What’s More Important to the EU: Terrorism or Bananas?


Brussels, the capital of Belgium, has been on alert for several days because of fear of serious and imminent Islamist terrorist attacks on various places in the city.  Schools and universities, many workplaces, and the subway system for a time have been closed, and parts of the city were sealed off.

The Belgian government is now considering making changes to improve its security against terrorism.  It is now aware that the area of Brussels named Molenbeck, with a large Turkish and North African population, was the place where those responsible for the Paris massacres on November 13, 2015 had planned the attacks.

Brussels is also the capital of Europe, since it is the headquarters of the European Union (EU).  In the city, those headquarters are separated geographically by a canal from Molenbeck and seemingly dwell in a different political universe.  The 28-member EU entity has been less concerned with responding to the terrorists in Molenbek and to the challenge of the Islamic State (ISIS or Daesh) than with the momentous question of making sure that European consumers eat the right kind of banana – or, more strictly, that they do not eat the wrong king of banana.

On May 24, 2014, a 29-year-old French national of Algerian origin killed three people at the Jewish Museum in central Brussels.  He had fought with Islamist rebels in Syria and had links to ISIS.  On January 7, 2015, the massacres took place in Paris at Charlie Hebdo and at the Jewish supermarket.  These Islamist attacks were supposed to lead the EU, at a minimum, to greater cooperation among the security forces of the EU countries in order to stop further Islamist terrorism in Europe.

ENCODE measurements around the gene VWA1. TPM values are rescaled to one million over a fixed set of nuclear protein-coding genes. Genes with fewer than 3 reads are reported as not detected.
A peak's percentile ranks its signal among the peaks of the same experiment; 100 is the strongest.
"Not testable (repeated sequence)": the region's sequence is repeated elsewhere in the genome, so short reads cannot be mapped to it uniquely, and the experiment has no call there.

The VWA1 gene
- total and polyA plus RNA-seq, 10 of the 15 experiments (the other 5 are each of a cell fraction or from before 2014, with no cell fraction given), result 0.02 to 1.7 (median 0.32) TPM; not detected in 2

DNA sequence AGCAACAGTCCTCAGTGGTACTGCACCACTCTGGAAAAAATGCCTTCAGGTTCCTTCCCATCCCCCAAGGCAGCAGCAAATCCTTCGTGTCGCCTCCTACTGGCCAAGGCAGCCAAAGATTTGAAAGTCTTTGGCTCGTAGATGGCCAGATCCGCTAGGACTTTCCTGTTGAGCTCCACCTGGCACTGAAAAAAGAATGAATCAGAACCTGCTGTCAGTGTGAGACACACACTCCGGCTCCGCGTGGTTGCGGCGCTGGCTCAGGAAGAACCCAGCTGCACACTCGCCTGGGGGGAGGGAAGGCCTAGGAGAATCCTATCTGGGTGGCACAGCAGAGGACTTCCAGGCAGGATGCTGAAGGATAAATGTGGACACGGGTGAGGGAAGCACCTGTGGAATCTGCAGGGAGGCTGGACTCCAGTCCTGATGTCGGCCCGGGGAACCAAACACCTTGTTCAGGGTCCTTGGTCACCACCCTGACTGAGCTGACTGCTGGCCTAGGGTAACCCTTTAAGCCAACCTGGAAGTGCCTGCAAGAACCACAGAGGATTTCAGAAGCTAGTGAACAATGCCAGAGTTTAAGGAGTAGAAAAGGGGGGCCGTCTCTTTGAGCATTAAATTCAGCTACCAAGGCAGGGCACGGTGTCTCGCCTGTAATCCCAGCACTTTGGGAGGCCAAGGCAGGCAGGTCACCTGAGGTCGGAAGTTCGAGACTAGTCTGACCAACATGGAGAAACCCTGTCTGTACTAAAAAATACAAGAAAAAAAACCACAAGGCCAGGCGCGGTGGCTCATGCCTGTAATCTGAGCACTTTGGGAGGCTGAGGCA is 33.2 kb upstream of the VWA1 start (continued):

The Paris attacks clearly showed the deficiencies in that security cooperation and the insufficient sharing of intelligence data and information.  If the EU had, for the most part, open borders, it did not have open information among European countries.  The alleged mastermind behind the Paris attacks, who had evaded intelligence gathering, was an accomplice of two jihadists who had been killed by the police in the Belgian town of Verviers, near the German border, on January 15, 2015.  Another of the terrorists had a Syrian passport and had entered Greece as a “refugee” in October 2015.

Shamefully, some political figures do not understand the threat, but instead concentrate their fire on Israel.  The chairman of the Dutch Socialist Party, Jan Marijnissen, claimed on November 16, 2015 that it was the Israeli-Palestinian conflict that explains the terrorist attacks and that the conflict is “the growth medium for such an attack.”  Similarly, the Swedish foreign minister, Margot Wallstrom, on Swedish TV linked ISIS with “Palestinian frustration.”  She held that the problem is that the Palestinians see no future – either accept a desperate situation or resort to violence.

One need make only four brief comments about these absurd statements.  The EU politicians betray the innate obsession with and hostility toward the State of Israel, which had no connection, direct or indirect, with the Islamist massacres.  Their statements ignore the nature of the Islamist ideology of the perpetrators.  They do not help, but rather hinder further response against all forms of Islamist terrorism.  And they ignore the disturbing fact of continuing Palestinian terrorism that has led to more than 20 Israeli civilians being  murdered and many more injured by Palestinian terrorists since October 2015 in Jerusalem, Hebron, Tel Aviv, and Netanya.